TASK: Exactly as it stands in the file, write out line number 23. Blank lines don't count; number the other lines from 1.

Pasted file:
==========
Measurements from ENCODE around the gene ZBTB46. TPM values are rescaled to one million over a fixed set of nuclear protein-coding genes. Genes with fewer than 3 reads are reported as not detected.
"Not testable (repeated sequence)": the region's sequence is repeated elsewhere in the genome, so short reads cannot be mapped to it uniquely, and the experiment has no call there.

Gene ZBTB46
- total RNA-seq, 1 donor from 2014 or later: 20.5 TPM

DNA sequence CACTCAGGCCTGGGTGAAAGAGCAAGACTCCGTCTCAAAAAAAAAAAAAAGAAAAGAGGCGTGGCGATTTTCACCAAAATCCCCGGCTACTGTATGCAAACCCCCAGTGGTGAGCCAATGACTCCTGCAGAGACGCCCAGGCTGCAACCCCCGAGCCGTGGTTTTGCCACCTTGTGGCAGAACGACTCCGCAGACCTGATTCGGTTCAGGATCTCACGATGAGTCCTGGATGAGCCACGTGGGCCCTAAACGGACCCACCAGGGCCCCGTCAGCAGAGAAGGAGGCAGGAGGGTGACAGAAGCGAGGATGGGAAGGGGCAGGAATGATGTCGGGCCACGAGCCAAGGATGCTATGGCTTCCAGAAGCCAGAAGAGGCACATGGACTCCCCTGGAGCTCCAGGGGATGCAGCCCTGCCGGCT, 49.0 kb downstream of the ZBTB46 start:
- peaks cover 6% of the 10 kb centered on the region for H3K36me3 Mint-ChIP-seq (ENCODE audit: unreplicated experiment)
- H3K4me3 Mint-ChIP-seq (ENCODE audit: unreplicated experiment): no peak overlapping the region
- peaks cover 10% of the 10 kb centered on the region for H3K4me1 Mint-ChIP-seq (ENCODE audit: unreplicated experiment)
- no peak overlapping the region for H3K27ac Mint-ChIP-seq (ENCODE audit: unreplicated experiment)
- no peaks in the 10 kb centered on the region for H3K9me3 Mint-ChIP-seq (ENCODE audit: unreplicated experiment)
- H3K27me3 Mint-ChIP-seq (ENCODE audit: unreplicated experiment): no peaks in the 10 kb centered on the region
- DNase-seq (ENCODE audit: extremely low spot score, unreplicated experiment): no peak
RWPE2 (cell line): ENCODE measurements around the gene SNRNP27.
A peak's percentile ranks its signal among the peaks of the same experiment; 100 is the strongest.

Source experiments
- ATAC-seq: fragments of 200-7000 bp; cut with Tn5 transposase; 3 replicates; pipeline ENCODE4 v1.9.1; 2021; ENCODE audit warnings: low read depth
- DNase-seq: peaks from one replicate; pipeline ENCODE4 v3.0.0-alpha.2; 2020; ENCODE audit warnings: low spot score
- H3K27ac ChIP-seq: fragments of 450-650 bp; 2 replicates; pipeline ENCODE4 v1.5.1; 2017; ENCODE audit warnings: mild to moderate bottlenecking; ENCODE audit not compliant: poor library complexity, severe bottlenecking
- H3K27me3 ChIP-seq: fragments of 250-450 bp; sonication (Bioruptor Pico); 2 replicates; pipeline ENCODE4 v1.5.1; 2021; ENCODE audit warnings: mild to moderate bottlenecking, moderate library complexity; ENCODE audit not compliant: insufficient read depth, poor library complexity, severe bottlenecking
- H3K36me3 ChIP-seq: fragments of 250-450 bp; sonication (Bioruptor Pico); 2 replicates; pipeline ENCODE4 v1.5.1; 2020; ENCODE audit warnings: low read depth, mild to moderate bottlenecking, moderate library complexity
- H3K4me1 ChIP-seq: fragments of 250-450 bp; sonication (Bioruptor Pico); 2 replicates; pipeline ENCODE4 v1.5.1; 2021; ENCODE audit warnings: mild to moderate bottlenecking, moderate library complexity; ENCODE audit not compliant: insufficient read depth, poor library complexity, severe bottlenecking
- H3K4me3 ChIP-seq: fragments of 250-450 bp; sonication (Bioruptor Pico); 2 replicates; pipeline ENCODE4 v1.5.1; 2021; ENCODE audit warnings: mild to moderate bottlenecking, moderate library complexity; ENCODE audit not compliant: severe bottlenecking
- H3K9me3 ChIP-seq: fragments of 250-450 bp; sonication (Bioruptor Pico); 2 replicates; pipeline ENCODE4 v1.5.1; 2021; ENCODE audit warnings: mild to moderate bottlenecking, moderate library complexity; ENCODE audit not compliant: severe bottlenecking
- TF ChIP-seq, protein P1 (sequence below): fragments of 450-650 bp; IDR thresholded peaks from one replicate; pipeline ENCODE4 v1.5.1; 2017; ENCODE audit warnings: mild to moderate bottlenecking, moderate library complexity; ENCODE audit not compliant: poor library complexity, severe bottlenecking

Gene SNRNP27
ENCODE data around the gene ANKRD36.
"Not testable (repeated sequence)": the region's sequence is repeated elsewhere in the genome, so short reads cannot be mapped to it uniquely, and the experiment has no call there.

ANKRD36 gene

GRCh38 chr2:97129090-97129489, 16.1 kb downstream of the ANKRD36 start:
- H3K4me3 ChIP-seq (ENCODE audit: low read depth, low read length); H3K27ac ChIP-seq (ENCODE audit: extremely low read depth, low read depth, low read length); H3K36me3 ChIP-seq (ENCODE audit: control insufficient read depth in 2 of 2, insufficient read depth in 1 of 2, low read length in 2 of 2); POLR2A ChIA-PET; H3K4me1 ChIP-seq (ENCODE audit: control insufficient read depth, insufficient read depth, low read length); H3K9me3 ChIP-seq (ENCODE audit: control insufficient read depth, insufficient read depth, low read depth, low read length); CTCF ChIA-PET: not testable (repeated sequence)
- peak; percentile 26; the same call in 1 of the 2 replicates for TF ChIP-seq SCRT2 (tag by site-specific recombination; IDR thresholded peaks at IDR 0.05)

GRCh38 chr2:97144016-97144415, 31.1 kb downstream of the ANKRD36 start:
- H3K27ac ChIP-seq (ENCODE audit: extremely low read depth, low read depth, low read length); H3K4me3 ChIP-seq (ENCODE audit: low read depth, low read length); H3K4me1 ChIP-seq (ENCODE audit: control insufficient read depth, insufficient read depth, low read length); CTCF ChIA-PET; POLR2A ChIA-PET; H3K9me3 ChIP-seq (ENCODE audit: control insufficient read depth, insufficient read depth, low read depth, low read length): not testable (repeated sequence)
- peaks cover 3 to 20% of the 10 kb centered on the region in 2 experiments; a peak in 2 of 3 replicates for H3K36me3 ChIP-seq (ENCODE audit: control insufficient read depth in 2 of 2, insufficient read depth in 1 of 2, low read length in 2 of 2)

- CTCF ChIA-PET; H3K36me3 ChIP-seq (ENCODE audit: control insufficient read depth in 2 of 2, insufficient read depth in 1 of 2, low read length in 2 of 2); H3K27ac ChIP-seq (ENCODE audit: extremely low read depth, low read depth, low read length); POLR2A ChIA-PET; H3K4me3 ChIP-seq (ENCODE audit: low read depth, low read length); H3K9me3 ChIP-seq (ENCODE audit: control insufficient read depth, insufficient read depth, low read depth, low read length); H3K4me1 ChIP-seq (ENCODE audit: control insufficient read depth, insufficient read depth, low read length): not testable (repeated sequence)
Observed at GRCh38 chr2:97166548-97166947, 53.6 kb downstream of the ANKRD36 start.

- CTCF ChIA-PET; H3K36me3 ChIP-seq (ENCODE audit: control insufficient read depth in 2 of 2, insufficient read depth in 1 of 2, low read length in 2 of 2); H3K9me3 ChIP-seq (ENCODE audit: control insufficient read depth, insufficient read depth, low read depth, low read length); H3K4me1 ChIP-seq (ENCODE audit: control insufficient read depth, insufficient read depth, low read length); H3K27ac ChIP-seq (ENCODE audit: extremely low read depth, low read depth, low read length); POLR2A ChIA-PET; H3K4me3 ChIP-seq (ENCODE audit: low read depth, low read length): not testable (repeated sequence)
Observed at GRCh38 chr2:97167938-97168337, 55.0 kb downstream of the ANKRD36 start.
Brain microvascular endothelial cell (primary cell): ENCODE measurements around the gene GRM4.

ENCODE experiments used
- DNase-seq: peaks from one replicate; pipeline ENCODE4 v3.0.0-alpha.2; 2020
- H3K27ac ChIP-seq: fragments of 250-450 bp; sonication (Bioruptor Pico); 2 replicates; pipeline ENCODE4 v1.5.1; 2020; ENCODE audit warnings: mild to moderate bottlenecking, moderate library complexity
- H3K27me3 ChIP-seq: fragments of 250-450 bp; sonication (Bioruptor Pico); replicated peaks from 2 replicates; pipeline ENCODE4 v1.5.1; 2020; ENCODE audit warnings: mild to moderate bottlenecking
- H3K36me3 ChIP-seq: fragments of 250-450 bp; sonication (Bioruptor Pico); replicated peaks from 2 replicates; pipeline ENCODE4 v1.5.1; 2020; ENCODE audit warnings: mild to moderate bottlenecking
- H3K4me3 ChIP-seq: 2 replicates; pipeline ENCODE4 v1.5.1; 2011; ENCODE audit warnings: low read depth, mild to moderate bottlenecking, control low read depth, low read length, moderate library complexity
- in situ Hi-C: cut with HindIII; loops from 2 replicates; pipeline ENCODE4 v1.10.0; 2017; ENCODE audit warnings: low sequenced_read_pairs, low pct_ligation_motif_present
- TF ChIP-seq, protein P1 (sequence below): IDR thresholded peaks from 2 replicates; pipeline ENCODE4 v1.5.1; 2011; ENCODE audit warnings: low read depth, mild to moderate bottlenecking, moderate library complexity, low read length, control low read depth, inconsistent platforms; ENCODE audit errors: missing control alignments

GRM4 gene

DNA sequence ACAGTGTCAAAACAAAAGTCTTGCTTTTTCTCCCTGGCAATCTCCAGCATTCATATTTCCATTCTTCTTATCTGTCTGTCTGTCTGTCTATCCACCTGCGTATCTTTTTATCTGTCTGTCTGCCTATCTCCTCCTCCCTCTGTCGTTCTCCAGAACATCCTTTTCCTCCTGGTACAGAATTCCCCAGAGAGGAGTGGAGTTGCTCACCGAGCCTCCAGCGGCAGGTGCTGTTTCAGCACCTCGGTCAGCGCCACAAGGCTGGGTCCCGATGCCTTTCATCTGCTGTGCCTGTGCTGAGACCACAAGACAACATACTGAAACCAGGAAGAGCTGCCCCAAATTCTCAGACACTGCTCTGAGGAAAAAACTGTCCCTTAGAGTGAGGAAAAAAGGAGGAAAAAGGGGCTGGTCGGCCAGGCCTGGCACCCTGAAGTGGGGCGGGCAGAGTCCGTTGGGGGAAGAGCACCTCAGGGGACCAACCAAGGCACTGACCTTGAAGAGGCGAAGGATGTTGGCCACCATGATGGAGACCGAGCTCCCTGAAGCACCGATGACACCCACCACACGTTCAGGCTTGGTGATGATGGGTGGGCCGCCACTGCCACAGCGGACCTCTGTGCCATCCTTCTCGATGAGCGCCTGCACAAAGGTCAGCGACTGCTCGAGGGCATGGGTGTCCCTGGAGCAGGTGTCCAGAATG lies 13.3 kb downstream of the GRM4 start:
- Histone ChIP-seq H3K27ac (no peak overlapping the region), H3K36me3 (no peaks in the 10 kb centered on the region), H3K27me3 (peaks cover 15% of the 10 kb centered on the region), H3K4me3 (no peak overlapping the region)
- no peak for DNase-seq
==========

- H3K9me3 ChIP-seq: fragments of 250-450 bp; sonication (Bioruptor Pico); 2 replicates; pipeline ENCODE4 v1.5.1; 2021; ENCODE audit warnings: mild to moderate bottlenecking, moderate library complexity; ENCODE audit not compliant: severe bottlenecking